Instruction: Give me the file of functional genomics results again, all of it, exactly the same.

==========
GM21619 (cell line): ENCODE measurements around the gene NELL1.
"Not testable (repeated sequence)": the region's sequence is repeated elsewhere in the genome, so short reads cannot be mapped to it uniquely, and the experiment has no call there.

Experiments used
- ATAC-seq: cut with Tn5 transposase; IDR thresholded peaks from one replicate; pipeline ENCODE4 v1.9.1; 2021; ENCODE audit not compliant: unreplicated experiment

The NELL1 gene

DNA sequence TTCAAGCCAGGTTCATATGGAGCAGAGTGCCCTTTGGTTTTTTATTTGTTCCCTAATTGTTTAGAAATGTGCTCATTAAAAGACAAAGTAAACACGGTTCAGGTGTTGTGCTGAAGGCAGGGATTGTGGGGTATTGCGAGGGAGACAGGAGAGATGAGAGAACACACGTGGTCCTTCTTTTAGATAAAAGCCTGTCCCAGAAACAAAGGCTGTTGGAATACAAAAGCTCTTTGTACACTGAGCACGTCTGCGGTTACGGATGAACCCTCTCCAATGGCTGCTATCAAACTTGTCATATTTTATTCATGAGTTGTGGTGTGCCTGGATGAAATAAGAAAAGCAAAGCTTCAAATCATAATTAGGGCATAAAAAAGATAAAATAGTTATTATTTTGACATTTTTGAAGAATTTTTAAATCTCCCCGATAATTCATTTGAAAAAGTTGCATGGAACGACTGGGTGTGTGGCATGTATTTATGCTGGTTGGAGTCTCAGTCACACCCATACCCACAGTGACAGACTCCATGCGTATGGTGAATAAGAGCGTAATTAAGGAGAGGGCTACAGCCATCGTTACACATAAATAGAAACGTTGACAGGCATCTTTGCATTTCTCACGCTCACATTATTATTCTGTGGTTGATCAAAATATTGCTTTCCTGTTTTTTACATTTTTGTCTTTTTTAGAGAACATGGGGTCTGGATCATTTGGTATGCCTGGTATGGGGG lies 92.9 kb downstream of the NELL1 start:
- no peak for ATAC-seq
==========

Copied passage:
GM21619 (cell line): ENCODE measurements around the gene NELL1.
"Not testable (repeated sequence)": the region's sequence is repeated elsewhere in the genome, so short reads cannot be mapped to it uniquely, and the experiment has no call there.

Experiments used
- ATAC-seq: cut with Tn5 transposase; IDR thresholded peaks from one replicate; pipeline ENCODE4 v1.9.1; 2021; ENCODE audit not compliant: unreplicated experiment

The NELL1 gene

DNA sequence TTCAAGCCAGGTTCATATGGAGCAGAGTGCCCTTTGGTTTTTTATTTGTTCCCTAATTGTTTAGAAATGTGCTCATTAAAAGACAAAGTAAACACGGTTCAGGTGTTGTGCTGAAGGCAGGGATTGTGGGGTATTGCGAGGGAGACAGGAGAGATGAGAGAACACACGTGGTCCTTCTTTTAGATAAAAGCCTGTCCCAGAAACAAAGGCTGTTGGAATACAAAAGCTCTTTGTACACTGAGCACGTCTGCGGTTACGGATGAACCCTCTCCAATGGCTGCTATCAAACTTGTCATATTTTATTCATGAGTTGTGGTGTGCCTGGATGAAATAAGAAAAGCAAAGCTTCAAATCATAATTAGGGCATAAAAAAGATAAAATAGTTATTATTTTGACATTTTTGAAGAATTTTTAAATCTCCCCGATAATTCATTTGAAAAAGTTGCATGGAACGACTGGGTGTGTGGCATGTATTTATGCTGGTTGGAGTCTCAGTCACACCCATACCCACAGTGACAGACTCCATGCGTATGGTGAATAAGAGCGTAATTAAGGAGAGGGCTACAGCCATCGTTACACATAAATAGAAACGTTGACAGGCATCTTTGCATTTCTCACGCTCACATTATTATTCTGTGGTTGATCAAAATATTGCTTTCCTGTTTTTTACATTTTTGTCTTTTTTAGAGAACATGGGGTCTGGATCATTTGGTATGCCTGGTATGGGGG lies 92.9 kb downstream of the NELL1 start:
- no peak for ATAC-seq